Students enrolled in the Master of Tourism Administration program will complete a total of 30 credit hours distributed among core, concentration and elective courses. The number of available concentration and elective course credits may vary depending on a student’s selected concentration or pursuit of individualized study.
Distribution of Credits
All MTA students are expected to complete the program’s core curriculum consisting of 12 credit hours.
Relationship of tourism and sustainable development; specific emphasis on cultural, environmental, and economic impacts and trends.
Application of quantitative methods in tourism and hospitality management research. Procedures and methodology for collecting data, summarizing and interpreting data, and drawing conclusions based on the data.
Survey research and other research methods and their applications to tourism, hospitality, sport, event, or related management.
MBAD 6263 | Organizations and Human Capital | 3 Credits
Formal and informal organizational dynamics related to leading and managing human capital. Motivation and compensation, managing diversity, power and employee relations, organizational culture and change, leadership and decision making, and staffing and performance management.
MGT 6282 | New Venture Initiation | 3 Credits
Essentials of planning a new business venture. Sources of financing, evaluation of alternative new business ventures, and analysis of business functions. Creating and analyzing the business plan.
Students may design alternative concentrations with specialized focus areas within the tourism, hospitality and events industries such as business analytics, digital marketing, ecotourism, cultural heritage tourism, or travel marketing. Online students also tailor their studies with an individualized selection of courses. Students in Individualized Study will be assigned to a faculty advisor for academic mentorship.
Concentration Courses allow students to customize their education and develop skills tailored to their individual career goals. Students will complete nine credit hours in courses designed to focus on the core elements of a specific industry. Students may then choose to concentrate further with a series of suggested courses or broaden their education by choosing from a variety of alternative electives from the MTA curriculum and business curriculum at GWSB.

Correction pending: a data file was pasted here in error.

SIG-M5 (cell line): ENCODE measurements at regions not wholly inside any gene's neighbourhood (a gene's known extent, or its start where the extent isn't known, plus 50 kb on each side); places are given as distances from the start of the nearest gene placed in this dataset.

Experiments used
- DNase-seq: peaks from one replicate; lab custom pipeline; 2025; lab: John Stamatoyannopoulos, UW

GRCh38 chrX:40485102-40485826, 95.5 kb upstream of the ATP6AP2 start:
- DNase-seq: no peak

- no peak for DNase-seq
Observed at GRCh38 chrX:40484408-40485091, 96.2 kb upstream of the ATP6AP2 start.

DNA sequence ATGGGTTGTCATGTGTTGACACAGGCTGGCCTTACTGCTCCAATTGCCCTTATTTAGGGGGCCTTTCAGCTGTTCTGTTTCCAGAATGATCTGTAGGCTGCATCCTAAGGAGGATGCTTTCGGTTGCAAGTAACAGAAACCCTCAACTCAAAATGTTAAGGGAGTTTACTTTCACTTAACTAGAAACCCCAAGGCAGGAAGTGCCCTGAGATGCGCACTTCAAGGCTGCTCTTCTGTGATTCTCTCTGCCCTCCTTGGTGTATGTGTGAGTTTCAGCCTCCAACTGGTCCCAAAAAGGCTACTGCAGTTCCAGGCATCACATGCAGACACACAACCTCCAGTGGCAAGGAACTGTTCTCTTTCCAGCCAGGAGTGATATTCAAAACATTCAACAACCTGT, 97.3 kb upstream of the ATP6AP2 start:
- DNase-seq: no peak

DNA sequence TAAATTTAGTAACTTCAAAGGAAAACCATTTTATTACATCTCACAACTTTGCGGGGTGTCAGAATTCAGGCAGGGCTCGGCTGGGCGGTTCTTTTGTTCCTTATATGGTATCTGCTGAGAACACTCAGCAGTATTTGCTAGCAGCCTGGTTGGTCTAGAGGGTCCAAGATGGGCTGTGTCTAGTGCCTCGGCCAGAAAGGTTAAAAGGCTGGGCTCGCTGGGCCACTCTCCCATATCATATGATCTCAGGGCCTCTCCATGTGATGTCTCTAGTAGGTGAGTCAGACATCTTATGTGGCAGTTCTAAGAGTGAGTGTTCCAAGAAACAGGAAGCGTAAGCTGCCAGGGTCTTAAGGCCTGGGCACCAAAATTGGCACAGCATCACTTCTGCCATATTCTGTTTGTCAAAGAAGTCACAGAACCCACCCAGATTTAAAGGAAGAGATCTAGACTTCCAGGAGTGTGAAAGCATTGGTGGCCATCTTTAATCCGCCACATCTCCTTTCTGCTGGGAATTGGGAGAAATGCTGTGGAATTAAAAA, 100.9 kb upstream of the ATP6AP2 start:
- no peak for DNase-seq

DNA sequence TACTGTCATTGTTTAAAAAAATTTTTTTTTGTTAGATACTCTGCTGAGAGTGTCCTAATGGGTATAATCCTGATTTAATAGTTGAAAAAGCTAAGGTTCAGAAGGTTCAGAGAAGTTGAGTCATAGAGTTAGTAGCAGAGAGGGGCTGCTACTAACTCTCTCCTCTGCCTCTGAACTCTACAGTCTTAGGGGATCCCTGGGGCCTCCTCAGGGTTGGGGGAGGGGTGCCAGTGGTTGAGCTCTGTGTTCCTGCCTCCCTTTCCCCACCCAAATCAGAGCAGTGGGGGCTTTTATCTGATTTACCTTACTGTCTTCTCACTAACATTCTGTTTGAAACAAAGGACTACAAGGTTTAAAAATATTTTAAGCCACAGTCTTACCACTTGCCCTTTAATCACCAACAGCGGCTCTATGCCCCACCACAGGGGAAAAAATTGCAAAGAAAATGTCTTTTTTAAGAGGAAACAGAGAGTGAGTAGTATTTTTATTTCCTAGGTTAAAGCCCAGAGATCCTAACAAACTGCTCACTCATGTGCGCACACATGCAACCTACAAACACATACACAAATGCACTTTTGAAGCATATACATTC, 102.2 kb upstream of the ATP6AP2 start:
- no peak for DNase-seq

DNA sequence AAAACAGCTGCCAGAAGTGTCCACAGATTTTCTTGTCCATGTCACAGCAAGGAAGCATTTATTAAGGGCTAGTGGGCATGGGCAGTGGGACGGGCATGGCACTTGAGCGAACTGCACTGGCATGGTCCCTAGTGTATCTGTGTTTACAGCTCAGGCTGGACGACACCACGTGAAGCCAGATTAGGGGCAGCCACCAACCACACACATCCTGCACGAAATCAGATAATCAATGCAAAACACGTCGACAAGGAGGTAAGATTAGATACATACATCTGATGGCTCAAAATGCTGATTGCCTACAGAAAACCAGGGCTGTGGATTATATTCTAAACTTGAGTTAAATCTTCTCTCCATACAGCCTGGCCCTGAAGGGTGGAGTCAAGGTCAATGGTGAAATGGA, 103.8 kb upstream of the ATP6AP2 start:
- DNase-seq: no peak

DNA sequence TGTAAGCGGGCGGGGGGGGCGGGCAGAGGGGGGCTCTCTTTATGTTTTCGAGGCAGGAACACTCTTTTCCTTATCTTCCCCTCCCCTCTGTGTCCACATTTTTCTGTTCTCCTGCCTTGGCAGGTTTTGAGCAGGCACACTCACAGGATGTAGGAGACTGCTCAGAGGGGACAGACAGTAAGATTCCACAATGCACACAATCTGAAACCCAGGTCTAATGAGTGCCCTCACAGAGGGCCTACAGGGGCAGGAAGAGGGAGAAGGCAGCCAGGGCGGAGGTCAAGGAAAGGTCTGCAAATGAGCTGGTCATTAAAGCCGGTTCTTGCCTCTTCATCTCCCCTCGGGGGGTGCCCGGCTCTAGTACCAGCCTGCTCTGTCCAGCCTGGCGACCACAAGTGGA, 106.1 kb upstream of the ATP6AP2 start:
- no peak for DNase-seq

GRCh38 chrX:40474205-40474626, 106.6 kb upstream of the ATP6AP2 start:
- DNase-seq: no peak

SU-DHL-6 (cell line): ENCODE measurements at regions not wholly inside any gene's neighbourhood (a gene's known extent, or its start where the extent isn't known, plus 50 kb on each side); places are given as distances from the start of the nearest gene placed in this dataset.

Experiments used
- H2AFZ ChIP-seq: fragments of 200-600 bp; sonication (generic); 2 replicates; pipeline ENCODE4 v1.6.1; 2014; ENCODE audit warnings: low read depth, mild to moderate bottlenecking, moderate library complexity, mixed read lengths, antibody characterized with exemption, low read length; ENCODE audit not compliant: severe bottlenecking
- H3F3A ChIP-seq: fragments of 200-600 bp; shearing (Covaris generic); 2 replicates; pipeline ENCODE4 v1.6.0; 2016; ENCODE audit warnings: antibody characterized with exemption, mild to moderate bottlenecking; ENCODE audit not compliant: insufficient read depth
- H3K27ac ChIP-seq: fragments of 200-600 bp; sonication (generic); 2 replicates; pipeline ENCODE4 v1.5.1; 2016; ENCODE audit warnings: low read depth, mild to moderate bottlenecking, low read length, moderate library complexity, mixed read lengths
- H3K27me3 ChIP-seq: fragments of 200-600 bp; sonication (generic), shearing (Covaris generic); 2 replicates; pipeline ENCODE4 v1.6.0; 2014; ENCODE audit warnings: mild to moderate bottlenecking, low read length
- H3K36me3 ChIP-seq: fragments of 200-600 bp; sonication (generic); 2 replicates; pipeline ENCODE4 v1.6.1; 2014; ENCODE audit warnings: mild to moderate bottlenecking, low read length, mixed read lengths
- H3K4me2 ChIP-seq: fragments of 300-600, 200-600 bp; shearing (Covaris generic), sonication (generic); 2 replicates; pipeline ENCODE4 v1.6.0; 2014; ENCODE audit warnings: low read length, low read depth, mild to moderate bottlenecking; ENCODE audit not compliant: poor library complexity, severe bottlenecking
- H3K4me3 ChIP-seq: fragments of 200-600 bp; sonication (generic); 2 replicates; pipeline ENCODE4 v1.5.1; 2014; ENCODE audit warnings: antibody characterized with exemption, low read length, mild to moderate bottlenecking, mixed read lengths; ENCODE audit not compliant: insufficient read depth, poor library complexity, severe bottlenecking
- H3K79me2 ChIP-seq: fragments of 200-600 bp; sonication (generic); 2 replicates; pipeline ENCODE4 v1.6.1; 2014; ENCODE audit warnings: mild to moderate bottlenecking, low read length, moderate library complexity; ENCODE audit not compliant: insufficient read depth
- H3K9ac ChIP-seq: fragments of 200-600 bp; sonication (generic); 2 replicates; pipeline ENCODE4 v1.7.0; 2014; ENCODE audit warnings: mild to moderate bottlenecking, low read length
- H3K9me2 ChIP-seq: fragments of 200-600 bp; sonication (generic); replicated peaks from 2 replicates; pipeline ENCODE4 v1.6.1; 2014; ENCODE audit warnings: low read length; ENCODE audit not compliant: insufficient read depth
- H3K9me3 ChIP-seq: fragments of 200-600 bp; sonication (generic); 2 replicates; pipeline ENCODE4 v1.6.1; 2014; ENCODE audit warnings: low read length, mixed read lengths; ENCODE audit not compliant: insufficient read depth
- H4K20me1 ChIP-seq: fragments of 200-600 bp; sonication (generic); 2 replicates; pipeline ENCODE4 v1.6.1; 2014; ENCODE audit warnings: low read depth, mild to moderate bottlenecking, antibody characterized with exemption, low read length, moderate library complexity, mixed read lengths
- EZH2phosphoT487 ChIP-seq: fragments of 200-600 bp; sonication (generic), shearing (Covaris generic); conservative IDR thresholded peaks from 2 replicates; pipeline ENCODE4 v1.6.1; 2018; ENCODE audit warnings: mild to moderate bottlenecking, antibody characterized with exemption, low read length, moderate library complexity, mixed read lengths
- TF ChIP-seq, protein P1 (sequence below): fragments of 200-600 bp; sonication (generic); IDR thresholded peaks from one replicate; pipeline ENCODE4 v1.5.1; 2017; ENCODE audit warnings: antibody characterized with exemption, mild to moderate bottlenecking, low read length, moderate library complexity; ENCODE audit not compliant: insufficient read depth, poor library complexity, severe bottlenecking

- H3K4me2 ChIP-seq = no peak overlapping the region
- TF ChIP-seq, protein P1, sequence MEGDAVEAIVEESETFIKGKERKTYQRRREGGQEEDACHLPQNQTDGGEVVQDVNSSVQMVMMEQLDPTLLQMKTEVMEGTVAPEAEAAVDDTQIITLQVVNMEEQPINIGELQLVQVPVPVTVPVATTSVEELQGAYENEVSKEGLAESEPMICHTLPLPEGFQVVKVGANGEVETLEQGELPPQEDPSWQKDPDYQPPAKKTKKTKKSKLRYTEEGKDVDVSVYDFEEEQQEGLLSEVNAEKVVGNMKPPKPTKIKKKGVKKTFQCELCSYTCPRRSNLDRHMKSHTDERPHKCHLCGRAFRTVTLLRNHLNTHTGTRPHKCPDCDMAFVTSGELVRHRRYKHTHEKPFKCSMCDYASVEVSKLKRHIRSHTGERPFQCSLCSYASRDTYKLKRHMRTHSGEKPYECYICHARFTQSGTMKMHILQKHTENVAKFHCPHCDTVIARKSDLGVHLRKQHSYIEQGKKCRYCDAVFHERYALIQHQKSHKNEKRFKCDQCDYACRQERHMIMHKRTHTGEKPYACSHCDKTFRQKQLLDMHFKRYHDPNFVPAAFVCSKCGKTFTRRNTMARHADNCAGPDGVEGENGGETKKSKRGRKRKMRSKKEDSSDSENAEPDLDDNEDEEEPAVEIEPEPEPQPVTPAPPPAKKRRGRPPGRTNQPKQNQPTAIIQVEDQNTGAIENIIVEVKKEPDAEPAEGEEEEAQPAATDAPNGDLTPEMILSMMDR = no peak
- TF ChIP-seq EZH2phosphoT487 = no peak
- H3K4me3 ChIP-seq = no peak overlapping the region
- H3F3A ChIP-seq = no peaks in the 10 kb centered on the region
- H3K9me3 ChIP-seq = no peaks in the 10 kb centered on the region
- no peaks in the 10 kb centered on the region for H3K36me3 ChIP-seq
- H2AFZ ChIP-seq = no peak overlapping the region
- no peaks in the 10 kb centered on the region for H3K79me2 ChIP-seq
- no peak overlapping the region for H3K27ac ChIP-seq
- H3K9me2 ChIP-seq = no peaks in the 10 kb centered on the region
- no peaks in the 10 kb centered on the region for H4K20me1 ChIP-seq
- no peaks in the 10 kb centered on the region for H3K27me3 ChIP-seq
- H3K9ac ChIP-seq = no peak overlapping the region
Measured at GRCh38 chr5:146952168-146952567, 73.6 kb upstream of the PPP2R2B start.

If not pursuing an individualized plan of study, students must choose and complete one of the three concentrations listed below. Scroll down for a list of each concentration’s required courses, or click the following links to view more detailed information on each concentration:
Event & Meeting Management | 9 Credits
Risk and liability issues that may arise in the planning and management of events, meetings, conventions, and exhibitions. Preventative and responsive measures designed to minimize adverse impacts on event stakeholders.
An introduction to the theoretical and practical foundations of event management. Fundamentals of planning, budgeting, and evaluating events.
Prerequisite: MTA candidacy or permission of instructor.
Site selection, program planning and management, exhibits, selection and use of facility, volunteers, and budget management.
For more information, visit Event and Meeting Management
Hospitality Management | 9 Credits
The study of multinational hospitality operations, with emphasis on U.S. corporate involvement in and planning for overseas expansions. Political, economic, cultural, financial, and legal aspects inherent in the international business environment.
Analysis of market demand for accommodation in a tourism destination; valuation methods for determining market value of a hotel/resort project; project management for hotel/resort development.
Database utilization, information analysis, reservation systems, computer applications including the Internet, and related travel management systems.
For more information, visit Hospitality Management
Sustainable Tourism Management | 9 Credits
Tourism development approaches, contexts, and consequences for local, regional, and national destinations; evaluation of tourism as an economic activity; and economic aspects of strategic options in tourism development. Recommended background: a basic understanding of macroeconomics and microeconomics.
Systems and models for tourism planning at regional, national and local levels. Policy review and analysis tools for current and emerging global tourism issues.
Concepts and techniques employed in marketing tourism industry services and development of the annual marketing plan.
For more information, visit Sustainable Tourism Management
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